Wednesday, June 22, 2011

We can rebuild him...we have the technology

(migrated from my Tripod blog on 11/05/2011)

We had a Hell of a scare on Friday.

My 13-year old cat, Ethin, was lethargic.  Now, Ethin isn't the most active cat to begin with (I swear, your average sloth is more mobile), but something was different with the way he was just lazing around.  He seemed off.

Then I noticed that he wasn't eating.

If you've ever met Ethin, you'll know this is very unlike him.  He will eat anything that even looks remotely edible (including, at one point, the quarter-round near his food dish) and come back for more.

I tried throughout the day to get him to eat, but he wouldn't eat much more than a few nibbles of dry food.  We gave him his insulin at his regular time, and checked him a few hours later.  His blood sugar was still pretty high, but not horribly so.

I told myself I'd get him to the vet first thing in the morning.

That changed pretty fast.

About an hour after taking his Insulin, Ethin started gagging.  He projectile vomited (probably a good three feet!) all over the living room carpet, then collapsed.  I rushed to pick him up, and the smell hit me... his vomit literally smelled like shit!

Now, it doesn't take a genius to know this is not a good sign, so I grabbed the phone book to find a vet (other than Pembina Animal Hospital) that was open at this hour (9pm).

I noticed Southglen Animal Hospital was open until midnight, and that they have NO emergency fee!
I called them up, they said they could squeeze Ethin in, so Jill and I fought to get Ethin into his carrier, then made the trip across town.

It was a good thing we went when we did.

The vet examined Ethin, and found that his blood sugar was pretty high.  She recommended doing bloodwork on him, and we agreed.  One Tim Hortons run later, we returned.  The vet told us that his blood sugars were high, his ketones were through the roof, and his potassium levels were rock bottom.  He was fighting off a severe infection (Ketonic Acetosis), and he'd need to be kept overnight and put on an IV to get his levels back to normal.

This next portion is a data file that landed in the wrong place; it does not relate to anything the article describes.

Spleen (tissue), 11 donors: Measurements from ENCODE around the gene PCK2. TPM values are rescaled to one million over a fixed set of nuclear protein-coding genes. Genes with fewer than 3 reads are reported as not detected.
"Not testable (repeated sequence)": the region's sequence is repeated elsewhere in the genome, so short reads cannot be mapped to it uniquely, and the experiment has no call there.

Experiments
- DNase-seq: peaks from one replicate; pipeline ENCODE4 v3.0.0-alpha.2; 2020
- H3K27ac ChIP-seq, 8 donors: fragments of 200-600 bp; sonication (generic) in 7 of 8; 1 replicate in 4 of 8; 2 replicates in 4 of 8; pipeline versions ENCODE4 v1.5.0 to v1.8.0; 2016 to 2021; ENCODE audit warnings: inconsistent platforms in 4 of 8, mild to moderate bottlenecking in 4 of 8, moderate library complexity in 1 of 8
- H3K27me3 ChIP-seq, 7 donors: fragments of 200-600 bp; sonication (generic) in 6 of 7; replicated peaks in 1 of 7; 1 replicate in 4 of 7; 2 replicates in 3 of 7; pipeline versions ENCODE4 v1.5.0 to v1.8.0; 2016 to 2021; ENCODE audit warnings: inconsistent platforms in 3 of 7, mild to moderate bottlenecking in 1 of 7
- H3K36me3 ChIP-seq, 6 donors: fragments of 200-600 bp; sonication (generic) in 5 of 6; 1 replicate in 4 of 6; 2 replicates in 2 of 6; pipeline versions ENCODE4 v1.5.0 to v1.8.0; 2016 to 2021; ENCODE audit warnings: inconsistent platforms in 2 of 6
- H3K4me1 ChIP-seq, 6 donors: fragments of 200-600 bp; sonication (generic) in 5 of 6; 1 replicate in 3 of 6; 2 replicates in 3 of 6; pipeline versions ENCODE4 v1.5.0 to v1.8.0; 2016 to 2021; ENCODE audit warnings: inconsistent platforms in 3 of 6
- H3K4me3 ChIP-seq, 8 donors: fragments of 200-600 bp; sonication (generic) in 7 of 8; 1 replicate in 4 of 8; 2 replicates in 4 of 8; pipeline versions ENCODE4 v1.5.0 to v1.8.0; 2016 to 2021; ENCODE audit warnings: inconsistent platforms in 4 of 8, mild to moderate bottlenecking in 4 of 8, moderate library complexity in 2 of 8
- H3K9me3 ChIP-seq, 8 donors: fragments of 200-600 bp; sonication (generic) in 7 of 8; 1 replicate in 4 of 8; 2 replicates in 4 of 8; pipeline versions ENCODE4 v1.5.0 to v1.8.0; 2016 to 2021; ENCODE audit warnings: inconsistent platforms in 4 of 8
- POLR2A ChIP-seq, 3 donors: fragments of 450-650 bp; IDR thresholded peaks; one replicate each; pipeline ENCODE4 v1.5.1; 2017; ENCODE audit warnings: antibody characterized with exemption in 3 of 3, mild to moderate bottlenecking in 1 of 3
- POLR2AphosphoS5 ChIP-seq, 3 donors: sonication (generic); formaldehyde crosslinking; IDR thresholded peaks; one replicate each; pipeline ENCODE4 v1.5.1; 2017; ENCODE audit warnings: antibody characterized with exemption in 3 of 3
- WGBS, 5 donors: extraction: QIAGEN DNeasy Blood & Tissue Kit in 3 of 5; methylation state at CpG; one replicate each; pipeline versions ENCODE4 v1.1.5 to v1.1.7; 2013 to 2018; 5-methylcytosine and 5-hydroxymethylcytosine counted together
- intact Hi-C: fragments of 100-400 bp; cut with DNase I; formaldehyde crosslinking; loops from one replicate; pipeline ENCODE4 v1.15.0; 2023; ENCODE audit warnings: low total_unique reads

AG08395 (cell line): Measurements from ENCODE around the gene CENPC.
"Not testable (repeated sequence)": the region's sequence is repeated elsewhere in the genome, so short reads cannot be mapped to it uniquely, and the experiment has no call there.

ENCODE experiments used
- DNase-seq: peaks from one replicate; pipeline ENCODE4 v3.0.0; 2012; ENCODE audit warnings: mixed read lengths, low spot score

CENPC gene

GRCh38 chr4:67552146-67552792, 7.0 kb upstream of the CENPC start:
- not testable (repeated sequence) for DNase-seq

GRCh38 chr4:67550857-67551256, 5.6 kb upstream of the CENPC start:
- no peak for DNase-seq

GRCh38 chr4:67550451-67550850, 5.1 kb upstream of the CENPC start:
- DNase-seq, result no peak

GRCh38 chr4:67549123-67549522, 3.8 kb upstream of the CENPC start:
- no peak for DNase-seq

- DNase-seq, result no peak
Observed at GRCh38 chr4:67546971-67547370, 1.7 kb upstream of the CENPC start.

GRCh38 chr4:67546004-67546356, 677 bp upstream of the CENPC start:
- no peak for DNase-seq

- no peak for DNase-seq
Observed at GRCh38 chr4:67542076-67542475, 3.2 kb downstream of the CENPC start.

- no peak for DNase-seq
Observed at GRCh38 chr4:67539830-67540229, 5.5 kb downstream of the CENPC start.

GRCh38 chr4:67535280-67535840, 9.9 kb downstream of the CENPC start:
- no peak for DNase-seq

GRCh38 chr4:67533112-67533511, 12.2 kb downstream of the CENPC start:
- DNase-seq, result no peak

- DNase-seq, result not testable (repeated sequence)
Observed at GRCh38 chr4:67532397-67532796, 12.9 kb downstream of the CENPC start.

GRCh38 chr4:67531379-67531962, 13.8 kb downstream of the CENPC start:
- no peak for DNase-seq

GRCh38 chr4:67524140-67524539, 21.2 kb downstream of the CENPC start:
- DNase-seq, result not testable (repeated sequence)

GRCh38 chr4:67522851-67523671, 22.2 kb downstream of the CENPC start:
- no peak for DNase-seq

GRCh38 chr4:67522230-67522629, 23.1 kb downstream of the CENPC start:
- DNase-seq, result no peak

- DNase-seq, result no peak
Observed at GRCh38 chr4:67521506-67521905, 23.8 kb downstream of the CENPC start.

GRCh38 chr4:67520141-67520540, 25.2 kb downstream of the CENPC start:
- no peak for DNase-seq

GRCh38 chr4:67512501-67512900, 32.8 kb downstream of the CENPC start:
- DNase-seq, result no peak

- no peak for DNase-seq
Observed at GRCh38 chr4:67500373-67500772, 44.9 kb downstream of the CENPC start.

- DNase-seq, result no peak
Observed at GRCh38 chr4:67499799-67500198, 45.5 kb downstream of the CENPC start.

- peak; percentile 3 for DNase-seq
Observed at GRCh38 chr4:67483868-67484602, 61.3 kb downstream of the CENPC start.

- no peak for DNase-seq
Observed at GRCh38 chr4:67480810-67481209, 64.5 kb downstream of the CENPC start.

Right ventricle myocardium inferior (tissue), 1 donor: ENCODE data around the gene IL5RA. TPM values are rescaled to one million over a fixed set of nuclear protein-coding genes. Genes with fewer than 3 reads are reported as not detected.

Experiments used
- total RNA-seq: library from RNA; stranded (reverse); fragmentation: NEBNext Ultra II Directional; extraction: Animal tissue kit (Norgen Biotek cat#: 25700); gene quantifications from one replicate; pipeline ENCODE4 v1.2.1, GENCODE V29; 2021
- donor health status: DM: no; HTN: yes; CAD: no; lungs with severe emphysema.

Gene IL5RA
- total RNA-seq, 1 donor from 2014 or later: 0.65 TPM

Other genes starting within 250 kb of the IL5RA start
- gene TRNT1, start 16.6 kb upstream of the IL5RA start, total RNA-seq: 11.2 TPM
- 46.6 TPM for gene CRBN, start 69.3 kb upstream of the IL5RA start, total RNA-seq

The vet called Saturday morning to say he was improving a bit, but his blood sugar was still really high, and he was still expelling ketones.  They wanted to keep him another day to monitor him.  We agreed.
Sunday morning, the vet called again, saying while he was doing much better, Ethin still wasn't quite ready to leave.  We were invited to come visit him, and we jumped at the chance.

Ethin was very happy to see us, and seemed as though he really wanted to get out of there.
We spoke to the vet, and he detailed everything they'd done, and what they were watching.  Ethin hadn't been expelling ketones in his urine since Saturday night, but they wanted to keep him one more night just to make sure his sugars were at an acceptable level.

We agreed, and he gave us a cost estimate.  It was very reasonable given the nature of his illness and the quality of care Ethin received.

Monday evening, after spending the day playing phone tag with the vet and my bank, Ethin was home and happy... much to the delight of the other felines in our house, who missed him terribly.  Ditto his adoptive parents.

Ethin is largely back to his old self.

Jillian and I would like to thank Drs. Sra, Bhandari, and Tait of Southglen Animal Hospital for the excellent care they gave Ethin, and for their positive, professional attitudes throughout.

We'd also like to thank our family and friends for their love, support (emotional and financial), and prayers during Ethin's ordeal.  Thank you.



Ethin's nickname has been "The Six-Million Dollar Cat" for a number of years.

He's a survivor.  Despite his docile, lethargic, and sweet personality, he's very tough.  In his thirteen years, he's suffered urinary tract infections,  kidney and liver problems, Hypertrophic Cardiomyopathy (enlarging of the heart), chronic clinical constipation, rapid changes in weight (from 26 lbs to 9lbs, now stable at 13lbs), and, in the last few years, diabetes.

He's been written off by others, given slim chance after slim chance by previous veterinarians, but he always seems to pull through.

It hasn't always been easy, and has left me in debt on occasion (another reason I call him "Six-Million Dollar Cat"!), but as far as I'm concerned, he's worth it.  If there's even a slim hope of survival, Ethin (and our other cats) will get the best care he can get.

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